We discuss the following topics in this blog:
- Is WiFi6 Truly the Next-Gen WiFi?
- WiFi6 Will Accommodate the Growing Number of Devices
- Some key benefits with WiFi6
In addition to these topics, we shall also be answering the following FAQs:
- What is WiFi?
- What is an Optical Fibre Cable?
Is WiFi6 Truly the Next-Gen WiFi?
The new standard of Wi-Fi 802.11ax, also known as Next-gen Wi-Fi or WiFi6, has arrived, bringing around a new way, in network connectivity and improved customer experience with enhanced speeds, higher capacity, and supporting existing applications. The official birth of Wi-Fi took place in 2019 by providing reduced latency, more excellent reliability, and improved power efficiency, enabling support surging demand on the Internet of Things (IoT).
The Wi-Fi6 is the immediate response to the growing number of devices and is designed to support compatible devices to transmit signals more effectively and at faster wireless speeds with an improved roaming experience and broader coverage.
How WiFi6 Will Accommodate the Growing Number of Devices?
Consulting firm Deloitte Global predicts that more than 2 billion Wi-Fi devices will be sold during this year alone because WiFI6 will find itself in wireless cameras, smart home devices, game consoles, wearables, Augmented Reality (AR)/Virtual Reality (VR) headsets besides smartphones, tablets, and PCs. With WiFi6, there is the ease of deployment as enterprises with their already existing Wi-Fi networks can take advantage as it offers backward compatibility support avoiding the need to replace older Wi-Fi devices.
The latest WiFi 6 uses Orthogonal Frequency-Division Multiple Access (OFDMA) – basically with OFDMA, the channel is divided into multiple sub-channels, so that information can be transferred to multiple devices simultaneously and offers an improved version of Multi-User Multiple Input, Multiple Output (MU-MIMO) technology, and is better than its previous Wi-Fi standard was only able to communicate with four devices simultaneously. With the upgraded version of Wi-Fi, 6 can communicate with 8 devices simultaneously.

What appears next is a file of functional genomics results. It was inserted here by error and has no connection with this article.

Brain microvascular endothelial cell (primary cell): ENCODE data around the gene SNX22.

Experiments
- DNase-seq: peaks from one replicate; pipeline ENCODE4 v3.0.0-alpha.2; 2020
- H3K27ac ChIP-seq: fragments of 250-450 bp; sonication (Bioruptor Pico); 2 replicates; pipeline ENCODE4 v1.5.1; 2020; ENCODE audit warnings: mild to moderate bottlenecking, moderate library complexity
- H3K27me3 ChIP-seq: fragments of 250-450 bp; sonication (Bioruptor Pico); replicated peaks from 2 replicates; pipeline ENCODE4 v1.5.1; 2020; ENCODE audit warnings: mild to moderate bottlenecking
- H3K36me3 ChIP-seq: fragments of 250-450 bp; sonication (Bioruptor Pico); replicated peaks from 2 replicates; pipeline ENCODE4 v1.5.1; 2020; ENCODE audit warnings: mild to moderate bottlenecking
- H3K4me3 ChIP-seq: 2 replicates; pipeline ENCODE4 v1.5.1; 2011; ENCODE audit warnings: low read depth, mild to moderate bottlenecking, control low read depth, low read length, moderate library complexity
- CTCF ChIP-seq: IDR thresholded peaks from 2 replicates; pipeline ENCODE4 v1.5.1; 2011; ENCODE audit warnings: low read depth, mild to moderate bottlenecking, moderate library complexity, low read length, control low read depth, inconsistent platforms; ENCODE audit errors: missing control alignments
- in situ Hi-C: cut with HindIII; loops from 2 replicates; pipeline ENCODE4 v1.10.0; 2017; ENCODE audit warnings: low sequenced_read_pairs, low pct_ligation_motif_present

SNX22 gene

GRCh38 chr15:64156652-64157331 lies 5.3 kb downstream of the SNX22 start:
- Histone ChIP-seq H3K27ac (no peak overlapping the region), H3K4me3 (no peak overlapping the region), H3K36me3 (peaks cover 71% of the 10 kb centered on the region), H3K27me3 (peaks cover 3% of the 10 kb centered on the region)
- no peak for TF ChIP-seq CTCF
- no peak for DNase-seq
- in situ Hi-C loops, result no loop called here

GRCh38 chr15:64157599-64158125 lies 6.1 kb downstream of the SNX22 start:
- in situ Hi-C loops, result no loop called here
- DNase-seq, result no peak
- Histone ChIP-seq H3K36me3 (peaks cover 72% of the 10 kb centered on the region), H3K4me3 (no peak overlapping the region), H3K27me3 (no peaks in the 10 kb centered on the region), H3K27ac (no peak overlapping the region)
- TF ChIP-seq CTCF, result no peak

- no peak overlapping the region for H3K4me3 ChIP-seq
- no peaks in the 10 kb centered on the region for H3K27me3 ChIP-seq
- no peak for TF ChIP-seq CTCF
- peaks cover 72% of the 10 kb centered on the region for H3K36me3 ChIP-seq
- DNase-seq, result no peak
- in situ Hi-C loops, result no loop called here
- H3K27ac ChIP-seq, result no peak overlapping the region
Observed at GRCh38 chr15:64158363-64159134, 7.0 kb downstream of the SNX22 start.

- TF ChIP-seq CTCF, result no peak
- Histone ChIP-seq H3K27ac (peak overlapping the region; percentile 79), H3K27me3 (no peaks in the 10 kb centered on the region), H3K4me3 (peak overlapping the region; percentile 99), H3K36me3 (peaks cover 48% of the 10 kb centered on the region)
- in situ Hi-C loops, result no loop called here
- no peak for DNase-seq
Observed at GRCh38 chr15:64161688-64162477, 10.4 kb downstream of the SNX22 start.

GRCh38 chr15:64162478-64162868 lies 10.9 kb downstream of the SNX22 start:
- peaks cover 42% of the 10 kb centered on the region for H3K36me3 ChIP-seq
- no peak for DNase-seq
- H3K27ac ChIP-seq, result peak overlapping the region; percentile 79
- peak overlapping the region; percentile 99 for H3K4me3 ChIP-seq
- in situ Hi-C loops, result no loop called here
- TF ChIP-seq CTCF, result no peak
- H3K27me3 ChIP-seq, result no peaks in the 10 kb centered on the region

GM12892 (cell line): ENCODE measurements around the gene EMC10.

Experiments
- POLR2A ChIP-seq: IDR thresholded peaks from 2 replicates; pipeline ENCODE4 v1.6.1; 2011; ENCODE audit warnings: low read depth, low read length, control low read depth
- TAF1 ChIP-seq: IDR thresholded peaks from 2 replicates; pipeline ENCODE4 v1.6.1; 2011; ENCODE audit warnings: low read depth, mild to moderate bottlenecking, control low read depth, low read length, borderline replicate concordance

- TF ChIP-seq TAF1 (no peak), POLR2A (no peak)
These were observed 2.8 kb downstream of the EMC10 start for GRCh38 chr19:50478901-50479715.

Key Benefits with Wi-Fi6:
- Greater bandwidth per user for ultra-HD and virtual reality streaming
- Increased throughput
- More spectrums can operate in frequency bands of 2.4GHz, 5GHz, 1GHz and 6GHz
- Spectrum can be split into more channels to enable more routes for communication.
- Enhanced performance in outdoor and multipath environments
- Ability to offload wireless traffic from cellular networks wherever the reception is poor
Wi-Fi 6 promises to be a big step forward in wireless network technology with faster speeds, better traffic prioritization and added security. Wi-Fi 6 will impact the way we interact with our wireless devices. Gaming, working, or streaming video – Wi-Fi 6 is the best answer.
Industry-leading digital network aggregator STL’s dWiFi, is at the forefront of providing Wi-Fi-based solutions. Keeping in view the market demands on how operators can benefit and monetize using Wi-Fi, STL has innovated a game-changing WiFi monetization solution to address the need. Operators can seize the opportunity and deploy Wi-Fi-based solutions with the help of STL’s experienced team. STL was also a proud platinum sponsor at the recent Wireless Global Congress, 2022 held in Dubai with the theme ”Wi-Fi revolution driving digital growth.